I stand amazed by the persistent notion that God routinely interferes in basketball games, or in any other sports, for that matter. Well-meaning athletes who believe one should give glory to God often express thanks for how God helped them win. When they lose, they sometimes wonder what lesson God had in mind by orchestrating the loss.
Yesterday the University of North Carolina men’s basketball team lost their bid to the 2012 Final Four when Kansas defeated them rather convincingly, 80-67. I cringed when I saw a feature headline midway through the News & Observer sports pages this morning: “Tyler Zeller takes tough loss with faith.”
I hoped the article would portray Zeller — by all counts a sterling young man of deep faith — as trusting God for daily strength despite the loss, perhaps expressing faith that one could learn from disappointment. I feared that he would blame God for the loss, while holding on to faith.
Fear defeated hope by a wide margin.
Zeller noted that his faith has gotten him through a lot of things and “is the reason I am who I am today.” Then he said, according to writer Caulton Tudor: “Everything happens for a reason. I don’t know why it is. I don’t. I may question why God put us in this situation, but at the same time, he has a reason for everything, so you just got to accept it.”
And all this time I thought the Carolina loss had something to do with Kendall Marshall being injured, Harrison Barnes going cold in the second half, and the Kansas Jayhawks playing really well and shooting lights out.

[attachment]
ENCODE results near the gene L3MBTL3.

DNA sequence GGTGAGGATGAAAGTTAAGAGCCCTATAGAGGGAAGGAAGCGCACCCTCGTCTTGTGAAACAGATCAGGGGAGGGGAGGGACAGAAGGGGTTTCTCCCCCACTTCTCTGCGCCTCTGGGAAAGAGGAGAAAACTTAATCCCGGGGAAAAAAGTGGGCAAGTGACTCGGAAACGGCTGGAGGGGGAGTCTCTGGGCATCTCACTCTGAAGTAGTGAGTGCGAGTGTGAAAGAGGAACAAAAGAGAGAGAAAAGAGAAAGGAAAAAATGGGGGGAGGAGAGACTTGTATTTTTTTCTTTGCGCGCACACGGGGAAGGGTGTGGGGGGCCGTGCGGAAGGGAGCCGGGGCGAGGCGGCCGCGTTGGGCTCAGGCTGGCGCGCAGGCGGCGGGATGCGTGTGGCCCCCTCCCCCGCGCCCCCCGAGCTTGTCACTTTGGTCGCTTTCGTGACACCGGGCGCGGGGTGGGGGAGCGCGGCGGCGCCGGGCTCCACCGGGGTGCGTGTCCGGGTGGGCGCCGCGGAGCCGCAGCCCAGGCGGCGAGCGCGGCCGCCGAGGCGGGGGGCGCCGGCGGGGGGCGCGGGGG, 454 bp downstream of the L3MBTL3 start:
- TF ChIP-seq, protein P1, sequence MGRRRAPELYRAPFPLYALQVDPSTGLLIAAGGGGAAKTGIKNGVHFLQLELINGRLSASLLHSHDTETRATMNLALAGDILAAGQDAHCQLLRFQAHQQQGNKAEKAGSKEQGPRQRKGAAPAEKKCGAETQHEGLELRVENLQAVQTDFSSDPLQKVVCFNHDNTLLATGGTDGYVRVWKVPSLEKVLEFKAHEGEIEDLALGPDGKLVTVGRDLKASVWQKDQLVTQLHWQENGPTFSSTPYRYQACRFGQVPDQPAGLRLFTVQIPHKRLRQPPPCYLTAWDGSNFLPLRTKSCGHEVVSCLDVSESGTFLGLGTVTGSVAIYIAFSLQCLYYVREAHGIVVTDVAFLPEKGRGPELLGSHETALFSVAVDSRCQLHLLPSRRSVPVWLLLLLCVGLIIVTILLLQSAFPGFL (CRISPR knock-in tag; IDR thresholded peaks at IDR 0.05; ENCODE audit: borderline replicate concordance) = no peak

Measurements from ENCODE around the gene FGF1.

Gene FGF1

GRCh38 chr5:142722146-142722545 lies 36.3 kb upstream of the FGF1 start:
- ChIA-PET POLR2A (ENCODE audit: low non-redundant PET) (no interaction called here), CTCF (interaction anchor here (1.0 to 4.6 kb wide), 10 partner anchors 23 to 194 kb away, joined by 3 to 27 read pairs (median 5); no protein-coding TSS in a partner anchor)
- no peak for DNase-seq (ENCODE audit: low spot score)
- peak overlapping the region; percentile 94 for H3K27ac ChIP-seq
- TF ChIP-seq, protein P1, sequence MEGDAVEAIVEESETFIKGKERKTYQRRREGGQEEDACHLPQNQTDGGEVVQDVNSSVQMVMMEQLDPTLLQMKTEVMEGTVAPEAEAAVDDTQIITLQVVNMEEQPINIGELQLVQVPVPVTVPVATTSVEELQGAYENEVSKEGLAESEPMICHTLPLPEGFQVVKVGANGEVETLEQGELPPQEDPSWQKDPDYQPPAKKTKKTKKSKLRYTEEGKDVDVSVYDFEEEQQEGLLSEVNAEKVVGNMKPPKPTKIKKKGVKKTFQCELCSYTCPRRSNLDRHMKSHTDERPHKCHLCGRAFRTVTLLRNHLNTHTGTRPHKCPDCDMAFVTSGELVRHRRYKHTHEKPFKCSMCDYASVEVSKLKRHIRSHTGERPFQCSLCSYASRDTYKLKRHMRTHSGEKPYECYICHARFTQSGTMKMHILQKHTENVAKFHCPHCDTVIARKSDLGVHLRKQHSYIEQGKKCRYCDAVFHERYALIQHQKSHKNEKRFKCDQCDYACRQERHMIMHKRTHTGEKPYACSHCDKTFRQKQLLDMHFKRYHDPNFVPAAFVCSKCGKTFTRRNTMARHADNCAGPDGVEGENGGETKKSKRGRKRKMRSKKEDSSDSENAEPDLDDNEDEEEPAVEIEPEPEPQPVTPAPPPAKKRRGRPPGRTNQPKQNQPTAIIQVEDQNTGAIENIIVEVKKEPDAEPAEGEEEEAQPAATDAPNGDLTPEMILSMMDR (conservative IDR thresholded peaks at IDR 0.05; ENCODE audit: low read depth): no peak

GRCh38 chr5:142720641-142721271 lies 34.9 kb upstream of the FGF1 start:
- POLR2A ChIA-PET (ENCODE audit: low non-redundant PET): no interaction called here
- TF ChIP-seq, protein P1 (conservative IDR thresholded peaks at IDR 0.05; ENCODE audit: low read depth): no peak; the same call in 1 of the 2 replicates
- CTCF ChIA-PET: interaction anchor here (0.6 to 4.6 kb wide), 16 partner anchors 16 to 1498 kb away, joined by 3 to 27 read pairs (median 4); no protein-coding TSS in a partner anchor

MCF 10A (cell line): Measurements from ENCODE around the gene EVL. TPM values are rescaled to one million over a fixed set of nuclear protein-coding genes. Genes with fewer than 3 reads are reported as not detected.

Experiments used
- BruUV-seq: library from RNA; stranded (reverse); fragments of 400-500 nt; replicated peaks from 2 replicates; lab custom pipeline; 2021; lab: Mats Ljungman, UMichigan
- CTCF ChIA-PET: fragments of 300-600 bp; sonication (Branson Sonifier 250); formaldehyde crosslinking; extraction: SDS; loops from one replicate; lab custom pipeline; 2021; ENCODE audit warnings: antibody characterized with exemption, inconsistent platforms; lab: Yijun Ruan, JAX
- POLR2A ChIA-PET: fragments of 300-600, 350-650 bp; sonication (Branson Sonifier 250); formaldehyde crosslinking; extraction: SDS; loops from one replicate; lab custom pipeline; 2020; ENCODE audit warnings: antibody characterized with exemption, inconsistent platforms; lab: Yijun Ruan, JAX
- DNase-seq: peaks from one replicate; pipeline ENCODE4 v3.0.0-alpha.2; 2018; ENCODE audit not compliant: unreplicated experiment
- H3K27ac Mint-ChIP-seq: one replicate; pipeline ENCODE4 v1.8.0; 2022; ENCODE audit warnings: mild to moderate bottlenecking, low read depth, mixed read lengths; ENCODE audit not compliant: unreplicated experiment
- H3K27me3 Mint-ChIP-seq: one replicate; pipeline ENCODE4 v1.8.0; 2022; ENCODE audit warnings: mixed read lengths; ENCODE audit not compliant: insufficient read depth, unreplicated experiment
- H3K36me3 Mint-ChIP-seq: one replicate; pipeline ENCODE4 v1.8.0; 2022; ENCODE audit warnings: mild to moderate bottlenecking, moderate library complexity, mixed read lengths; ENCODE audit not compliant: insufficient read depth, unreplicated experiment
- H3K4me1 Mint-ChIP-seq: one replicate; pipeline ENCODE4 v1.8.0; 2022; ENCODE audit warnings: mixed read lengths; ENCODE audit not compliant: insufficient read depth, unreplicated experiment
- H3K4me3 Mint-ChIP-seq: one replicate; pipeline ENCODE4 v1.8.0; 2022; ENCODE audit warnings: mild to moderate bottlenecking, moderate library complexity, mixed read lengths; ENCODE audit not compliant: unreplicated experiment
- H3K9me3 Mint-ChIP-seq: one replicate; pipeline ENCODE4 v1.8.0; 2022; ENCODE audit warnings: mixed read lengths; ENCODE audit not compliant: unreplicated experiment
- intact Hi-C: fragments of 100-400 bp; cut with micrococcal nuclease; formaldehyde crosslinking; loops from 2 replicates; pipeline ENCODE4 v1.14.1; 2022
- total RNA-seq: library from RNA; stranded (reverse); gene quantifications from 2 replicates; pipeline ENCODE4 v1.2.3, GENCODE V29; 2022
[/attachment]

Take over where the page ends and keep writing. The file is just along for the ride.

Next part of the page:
I don’t mean to come down on Zeller, who played his heart out and deserves a great deal of admiration. No doubt he has heard the “everything happens for a reason” line so often that it seems second nature.
But should the Tarheels believe “God put us in this situation”? Should the Jayhawks believe God had picked them in a master bracket that predetermines the outcome of the games?
Does God deflect three-pointers or add enough spin for a ball bouncing on the rim to go in? Does God engineer injuries or influence foul calls or give one team a hot hand while holding the other one back?
I can’t find one scrap of biblical evidence to suggest that determining the outcome of sports contests is part of the divine agenda.
Surely God can use all aspects of life, including both winning and losing, as teachable moments — but that doesn’t mean God manipulates games for educational effect.
Even when we try our hardest, sometimes we win, and sometimes we lose.
And we have to learn to live with it.
That part, Zeller got right: “Maybe I’ll understand it later. Maybe I won’t. But you just go to go with it.”